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What reasons are there for choosing the case-insensitive version of HFS+ when formatting the primary drive partition? Would case-sensitive not always be the best choice?

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See apple.stackexchange.com/questions/46322/… for a list of programs with HSFX issues and (possible) fixes. –  user588 Oct 15 '12 at 9:22

4 Answers 4

up vote 12 down vote accepted

Use the default (case-insensitive) unless you both a) know what you're doing and b) you absolutely have to. There are several programs (Norton Antivirus comes to mind) that won't work properly on a case-sensitive file system.

HFS is, by default, case-insensitive but case-preserving (i.e. it doesn't care what you type for comparison purposes, but it will remember what you type).

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One or other can break applications, case-insensitive is the default however. If you've been using case-insensitive without issues then there are no guarantees that a transition to case-sensitive will go well. Here's one example from the apple support pages:

...don’t assume your third-party software solutions work correctly with case sensitivity. Important: Case-sensitive names do not ignore Unicode ignorable characters. This means that a single directory can have several names that are considered equivalent using Unicode comparison rules, but they are considered distinct on a case-sensitive HFSX volume.

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So what's the standard then? Case-insensitive? –  Ian C. Feb 9 '11 at 0:30
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Case-insensitive is standard, and is almost always the better option. –  CajunLuke Feb 9 '11 at 0:34
    
@CajunLuke: Thanks! –  Ian C. Feb 9 '11 at 0:41

There are some significant applications that will not work correctly with case sensitive. And there's really no reason to do it. I'm assuming since you're asking that you really don't have a reason to do it. You're definitely better off not doing it unless you have a specific reason, and don't care that many applications don't work right with it.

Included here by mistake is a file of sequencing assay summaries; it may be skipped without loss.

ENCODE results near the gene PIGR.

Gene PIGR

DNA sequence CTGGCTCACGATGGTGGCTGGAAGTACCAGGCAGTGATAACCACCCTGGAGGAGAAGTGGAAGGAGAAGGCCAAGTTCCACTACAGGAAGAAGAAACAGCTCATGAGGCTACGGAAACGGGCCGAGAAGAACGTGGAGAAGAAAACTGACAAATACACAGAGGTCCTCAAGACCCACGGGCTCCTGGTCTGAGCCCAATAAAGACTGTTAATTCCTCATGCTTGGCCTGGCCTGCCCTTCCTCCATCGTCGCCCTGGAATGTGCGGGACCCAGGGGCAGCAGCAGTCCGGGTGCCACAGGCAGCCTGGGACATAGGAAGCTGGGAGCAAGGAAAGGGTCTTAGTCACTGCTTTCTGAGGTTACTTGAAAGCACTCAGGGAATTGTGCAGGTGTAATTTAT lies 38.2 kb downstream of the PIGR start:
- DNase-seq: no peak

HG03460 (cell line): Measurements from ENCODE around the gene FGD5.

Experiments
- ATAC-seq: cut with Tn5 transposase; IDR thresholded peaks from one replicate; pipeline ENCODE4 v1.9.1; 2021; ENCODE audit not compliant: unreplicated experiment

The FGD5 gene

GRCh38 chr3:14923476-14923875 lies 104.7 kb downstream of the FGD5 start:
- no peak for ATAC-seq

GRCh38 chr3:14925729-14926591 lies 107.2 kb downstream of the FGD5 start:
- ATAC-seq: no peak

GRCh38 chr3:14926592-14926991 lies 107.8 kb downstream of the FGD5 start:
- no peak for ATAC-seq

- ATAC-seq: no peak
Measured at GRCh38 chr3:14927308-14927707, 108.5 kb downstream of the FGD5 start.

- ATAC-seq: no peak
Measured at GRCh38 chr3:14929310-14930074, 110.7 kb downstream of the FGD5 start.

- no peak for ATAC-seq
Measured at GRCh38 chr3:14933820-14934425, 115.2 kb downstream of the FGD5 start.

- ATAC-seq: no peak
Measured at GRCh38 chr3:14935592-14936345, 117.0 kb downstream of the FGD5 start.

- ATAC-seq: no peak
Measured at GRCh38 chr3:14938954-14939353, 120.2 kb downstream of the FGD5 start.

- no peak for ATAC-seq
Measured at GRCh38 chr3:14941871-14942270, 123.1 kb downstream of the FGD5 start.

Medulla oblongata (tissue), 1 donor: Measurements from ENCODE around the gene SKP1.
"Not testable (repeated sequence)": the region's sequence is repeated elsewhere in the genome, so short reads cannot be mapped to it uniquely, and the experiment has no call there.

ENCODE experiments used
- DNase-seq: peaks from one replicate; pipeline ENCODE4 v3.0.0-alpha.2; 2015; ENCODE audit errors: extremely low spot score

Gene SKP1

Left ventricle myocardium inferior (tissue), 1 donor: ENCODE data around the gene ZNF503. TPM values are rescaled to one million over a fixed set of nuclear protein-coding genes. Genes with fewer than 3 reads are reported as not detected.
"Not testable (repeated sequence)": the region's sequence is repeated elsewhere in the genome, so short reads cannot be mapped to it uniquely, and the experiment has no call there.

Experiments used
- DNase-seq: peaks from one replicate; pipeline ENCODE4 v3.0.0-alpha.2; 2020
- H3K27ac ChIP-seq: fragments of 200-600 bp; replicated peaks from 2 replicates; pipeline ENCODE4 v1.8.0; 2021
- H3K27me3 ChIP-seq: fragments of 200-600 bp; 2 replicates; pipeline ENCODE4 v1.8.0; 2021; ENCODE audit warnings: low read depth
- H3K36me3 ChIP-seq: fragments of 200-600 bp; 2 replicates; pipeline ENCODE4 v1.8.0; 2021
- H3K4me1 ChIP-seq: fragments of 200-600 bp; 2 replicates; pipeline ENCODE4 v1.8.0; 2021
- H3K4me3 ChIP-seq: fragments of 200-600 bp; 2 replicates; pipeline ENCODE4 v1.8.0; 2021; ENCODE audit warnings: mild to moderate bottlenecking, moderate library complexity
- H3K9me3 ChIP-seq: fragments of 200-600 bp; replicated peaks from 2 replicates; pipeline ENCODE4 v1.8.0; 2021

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There is a good reason to choose a case sensitive file system. If you are concerned by the quality and the security of the applications you run you might be interested by any early mechanism which may discriminate badly programmed applications.

An application which at one time create a file named conf and later try to open the same file with the name CONF is at least poorly written. This is just plain bad programming practice. This kind of application is filled with vulnerabilities with the same average probability all over its code length. This is a dangerous application.

This dangerous application will most probably crash on a case sensitive file system.

This dangerous application will not crash on a case insensitive file system.

(Some applications will crash on both, but we are not highly motivated to sort out these ones.)

Hence a case sensitive file system may be considered as a good tool to early detect and block poorly programmed applications.

On the other hand, this level of programming quality control is far from sufficient to ensure that you don't have any other vulnerability.

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So basically you are saying that as a developer/tester one should use a case sensitive filesystem, and as a mere user a case insensitive one? –  patrix May 20 '13 at 17:54
    
→ Patrix: I would advise every user to use case sensitive filesystem. No need to discriminate users. Better fight poorly written applications which are the roots of all security vulnerabilities. –  daniel Azuelos May 20 '13 at 19:32
    
It doesn't help the user if he needs to use an application which expects filesystems to be case insensitive (Adobe still has issues there for instance). –  patrix May 20 '13 at 19:33
    
→ Patrix: how right you are "Adobe still has issues there". Meanwhile, Adobe is sometimes able to make applications which are cleanly programmed and which run without a glitch on nearly every OS on the marketplace (Adobe reader). –  daniel Azuelos May 20 '13 at 19:41

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